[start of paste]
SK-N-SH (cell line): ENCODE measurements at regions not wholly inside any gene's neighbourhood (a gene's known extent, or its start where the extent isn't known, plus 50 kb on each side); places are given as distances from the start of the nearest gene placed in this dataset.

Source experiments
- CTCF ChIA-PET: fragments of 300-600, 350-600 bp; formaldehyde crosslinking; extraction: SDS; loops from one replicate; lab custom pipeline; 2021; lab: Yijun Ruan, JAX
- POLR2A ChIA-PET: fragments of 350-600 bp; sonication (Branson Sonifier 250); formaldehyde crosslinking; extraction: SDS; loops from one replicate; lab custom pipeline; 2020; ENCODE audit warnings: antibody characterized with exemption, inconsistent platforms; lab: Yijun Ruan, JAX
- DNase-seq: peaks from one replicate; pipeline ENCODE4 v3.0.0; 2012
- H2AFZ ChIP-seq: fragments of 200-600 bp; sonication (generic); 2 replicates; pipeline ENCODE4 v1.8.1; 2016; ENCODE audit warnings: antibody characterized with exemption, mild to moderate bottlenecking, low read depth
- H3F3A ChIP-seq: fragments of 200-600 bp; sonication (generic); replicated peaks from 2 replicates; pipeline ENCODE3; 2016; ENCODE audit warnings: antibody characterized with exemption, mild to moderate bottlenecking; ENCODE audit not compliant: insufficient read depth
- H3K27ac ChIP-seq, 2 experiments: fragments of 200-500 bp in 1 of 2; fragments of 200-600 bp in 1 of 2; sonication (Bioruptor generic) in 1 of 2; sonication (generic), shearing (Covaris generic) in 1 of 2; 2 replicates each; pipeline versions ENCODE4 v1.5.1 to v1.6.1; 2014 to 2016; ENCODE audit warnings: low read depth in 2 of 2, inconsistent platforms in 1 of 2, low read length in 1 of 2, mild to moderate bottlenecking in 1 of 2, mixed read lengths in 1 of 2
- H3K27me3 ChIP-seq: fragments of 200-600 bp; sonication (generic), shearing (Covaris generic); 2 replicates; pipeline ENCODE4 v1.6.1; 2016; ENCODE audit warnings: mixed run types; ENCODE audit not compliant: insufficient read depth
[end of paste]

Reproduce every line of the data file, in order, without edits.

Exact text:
SK-N-SH (cell line): ENCODE measurements at regions not wholly inside any gene's neighbourhood (a gene's known extent, or its start where the extent isn't known, plus 50 kb on each side); places are given as distances from the start of the nearest gene placed in this dataset.

Source experiments
- CTCF ChIA-PET: fragments of 300-600, 350-600 bp; formaldehyde crosslinking; extraction: SDS; loops from one replicate; lab custom pipeline; 2021; lab: Yijun Ruan, JAX
- POLR2A ChIA-PET: fragments of 350-600 bp; sonication (Branson Sonifier 250); formaldehyde crosslinking; extraction: SDS; loops from one replicate; lab custom pipeline; 2020; ENCODE audit warnings: antibody characterized with exemption, inconsistent platforms; lab: Yijun Ruan, JAX
- DNase-seq: peaks from one replicate; pipeline ENCODE4 v3.0.0; 2012
- H2AFZ ChIP-seq: fragments of 200-600 bp; sonication (generic); 2 replicates; pipeline ENCODE4 v1.8.1; 2016; ENCODE audit warnings: antibody characterized with exemption, mild to moderate bottlenecking, low read depth
- H3F3A ChIP-seq: fragments of 200-600 bp; sonication (generic); replicated peaks from 2 replicates; pipeline ENCODE3; 2016; ENCODE audit warnings: antibody characterized with exemption, mild to moderate bottlenecking; ENCODE audit not compliant: insufficient read depth
- H3K27ac ChIP-seq, 2 experiments: fragments of 200-500 bp in 1 of 2; fragments of 200-600 bp in 1 of 2; sonication (Bioruptor generic) in 1 of 2; sonication (generic), shearing (Covaris generic) in 1 of 2; 2 replicates each; pipeline versions ENCODE4 v1.5.1 to v1.6.1; 2014 to 2016; ENCODE audit warnings: low read depth in 2 of 2, inconsistent platforms in 1 of 2, low read length in 1 of 2, mild to moderate bottlenecking in 1 of 2, mixed read lengths in 1 of 2
- H3K27me3 ChIP-seq: fragments of 200-600 bp; sonication (generic), shearing (Covaris generic); 2 replicates; pipeline ENCODE4 v1.6.1; 2016; ENCODE audit warnings: mixed run types; ENCODE audit not compliant: insufficient read depth